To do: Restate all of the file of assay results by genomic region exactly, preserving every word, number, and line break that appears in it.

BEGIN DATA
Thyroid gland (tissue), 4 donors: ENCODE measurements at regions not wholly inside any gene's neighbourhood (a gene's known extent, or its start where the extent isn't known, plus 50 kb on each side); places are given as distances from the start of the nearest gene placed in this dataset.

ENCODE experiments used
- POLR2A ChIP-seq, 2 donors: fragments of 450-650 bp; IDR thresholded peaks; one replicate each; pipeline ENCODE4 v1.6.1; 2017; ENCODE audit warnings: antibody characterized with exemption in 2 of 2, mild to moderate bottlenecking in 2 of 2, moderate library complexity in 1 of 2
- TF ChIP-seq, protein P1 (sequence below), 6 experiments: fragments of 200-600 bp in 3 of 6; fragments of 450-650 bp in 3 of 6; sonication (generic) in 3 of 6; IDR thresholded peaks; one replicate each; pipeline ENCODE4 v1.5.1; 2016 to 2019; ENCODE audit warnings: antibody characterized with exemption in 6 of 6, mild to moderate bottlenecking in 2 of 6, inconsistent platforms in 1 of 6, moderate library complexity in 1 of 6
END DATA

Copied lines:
Thyroid gland (tissue), 4 donors: ENCODE measurements at regions not wholly inside any gene's neighbourhood (a gene's known extent, or its start where the extent isn't known, plus 50 kb on each side); places are given as distances from the start of the nearest gene placed in this dataset.

ENCODE experiments used
- POLR2A ChIP-seq, 2 donors: fragments of 450-650 bp; IDR thresholded peaks; one replicate each; pipeline ENCODE4 v1.6.1; 2017; ENCODE audit warnings: antibody characterized with exemption in 2 of 2, mild to moderate bottlenecking in 2 of 2, moderate library complexity in 1 of 2
- TF ChIP-seq, protein P1 (sequence below), 6 experiments: fragments of 200-600 bp in 3 of 6; fragments of 450-650 bp in 3 of 6; sonication (generic) in 3 of 6; IDR thresholded peaks; one replicate each; pipeline ENCODE4 v1.5.1; 2016 to 2019; ENCODE audit warnings: antibody characterized with exemption in 6 of 6, mild to moderate bottlenecking in 2 of 6, inconsistent platforms in 1 of 6, moderate library complexity in 1 of 6